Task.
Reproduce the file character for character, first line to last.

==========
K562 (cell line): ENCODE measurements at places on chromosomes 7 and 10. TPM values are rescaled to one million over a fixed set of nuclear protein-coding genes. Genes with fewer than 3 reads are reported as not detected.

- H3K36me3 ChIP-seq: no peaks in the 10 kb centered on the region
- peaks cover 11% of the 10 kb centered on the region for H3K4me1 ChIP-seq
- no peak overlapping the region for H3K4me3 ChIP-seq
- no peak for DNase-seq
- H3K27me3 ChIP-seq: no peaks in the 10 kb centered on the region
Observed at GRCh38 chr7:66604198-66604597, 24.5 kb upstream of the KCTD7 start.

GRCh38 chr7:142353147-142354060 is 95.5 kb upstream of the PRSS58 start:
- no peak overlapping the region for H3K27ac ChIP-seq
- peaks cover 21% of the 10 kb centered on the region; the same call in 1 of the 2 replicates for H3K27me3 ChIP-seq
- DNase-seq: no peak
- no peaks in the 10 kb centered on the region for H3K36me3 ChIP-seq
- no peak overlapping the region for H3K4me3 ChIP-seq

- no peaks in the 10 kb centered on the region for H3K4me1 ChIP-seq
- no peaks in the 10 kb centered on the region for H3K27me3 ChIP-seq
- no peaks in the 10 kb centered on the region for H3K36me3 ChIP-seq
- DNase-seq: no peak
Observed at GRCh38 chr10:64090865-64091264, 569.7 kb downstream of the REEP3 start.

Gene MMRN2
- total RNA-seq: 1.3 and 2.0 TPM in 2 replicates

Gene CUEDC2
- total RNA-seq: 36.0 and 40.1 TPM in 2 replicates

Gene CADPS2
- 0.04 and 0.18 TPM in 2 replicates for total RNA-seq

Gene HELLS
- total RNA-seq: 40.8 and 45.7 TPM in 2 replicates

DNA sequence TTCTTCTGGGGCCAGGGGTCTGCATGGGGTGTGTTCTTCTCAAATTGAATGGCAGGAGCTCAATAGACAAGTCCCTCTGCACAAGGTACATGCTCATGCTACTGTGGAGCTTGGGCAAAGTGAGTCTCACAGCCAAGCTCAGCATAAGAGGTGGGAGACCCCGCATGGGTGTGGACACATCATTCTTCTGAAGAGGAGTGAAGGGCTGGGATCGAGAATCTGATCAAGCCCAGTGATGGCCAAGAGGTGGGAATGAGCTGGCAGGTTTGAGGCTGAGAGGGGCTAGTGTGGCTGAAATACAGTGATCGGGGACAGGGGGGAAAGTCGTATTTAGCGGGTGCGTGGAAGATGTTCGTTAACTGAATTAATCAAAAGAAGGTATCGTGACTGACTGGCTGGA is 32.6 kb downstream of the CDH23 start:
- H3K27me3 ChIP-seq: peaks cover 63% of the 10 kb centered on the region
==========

K562 (cell line): ENCODE measurements at places on chromosomes 7 and 10. TPM values are rescaled to one million over a fixed set of nuclear protein-coding genes. Genes with fewer than 3 reads are reported as not detected.

- H3K36me3 ChIP-seq: no peaks in the 10 kb centered on the region
- peaks cover 11% of the 10 kb centered on the region for H3K4me1 ChIP-seq
- no peak overlapping the region for H3K4me3 ChIP-seq
- no peak for DNase-seq
- H3K27me3 ChIP-seq: no peaks in the 10 kb centered on the region
Observed at GRCh38 chr7:66604198-66604597, 24.5 kb upstream of the KCTD7 start.

GRCh38 chr7:142353147-142354060 is 95.5 kb upstream of the PRSS58 start:
- no peak overlapping the region for H3K27ac ChIP-seq
- peaks cover 21% of the 10 kb centered on the region; the same call in 1 of the 2 replicates for H3K27me3 ChIP-seq
- DNase-seq: no peak
- no peaks in the 10 kb centered on the region for H3K36me3 ChIP-seq
- no peak overlapping the region for H3K4me3 ChIP-seq

- no peaks in the 10 kb centered on the region for H3K4me1 ChIP-seq
- no peaks in the 10 kb centered on the region for H3K27me3 ChIP-seq
- no peaks in the 10 kb centered on the region for H3K36me3 ChIP-seq
- DNase-seq: no peak
Observed at GRCh38 chr10:64090865-64091264, 569.7 kb downstream of the REEP3 start.

Gene MMRN2
- total RNA-seq: 1.3 and 2.0 TPM in 2 replicates

Gene CUEDC2
- total RNA-seq: 36.0 and 40.1 TPM in 2 replicates

Gene CADPS2
- 0.04 and 0.18 TPM in 2 replicates for total RNA-seq

Gene HELLS
- total RNA-seq: 40.8 and 45.7 TPM in 2 replicates

DNA sequence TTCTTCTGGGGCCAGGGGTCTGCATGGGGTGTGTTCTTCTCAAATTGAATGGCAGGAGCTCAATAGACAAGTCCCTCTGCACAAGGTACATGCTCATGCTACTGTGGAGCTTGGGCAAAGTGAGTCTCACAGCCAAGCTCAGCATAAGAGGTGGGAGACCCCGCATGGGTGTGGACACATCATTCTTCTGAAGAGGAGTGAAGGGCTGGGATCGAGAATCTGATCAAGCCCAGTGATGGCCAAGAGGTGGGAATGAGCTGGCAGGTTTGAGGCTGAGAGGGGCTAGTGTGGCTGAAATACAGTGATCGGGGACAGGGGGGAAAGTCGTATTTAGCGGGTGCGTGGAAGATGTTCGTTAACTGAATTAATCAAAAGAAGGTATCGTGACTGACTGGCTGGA is 32.6 kb downstream of the CDH23 start:
- H3K27me3 ChIP-seq: peaks cover 63% of the 10 kb centered on the region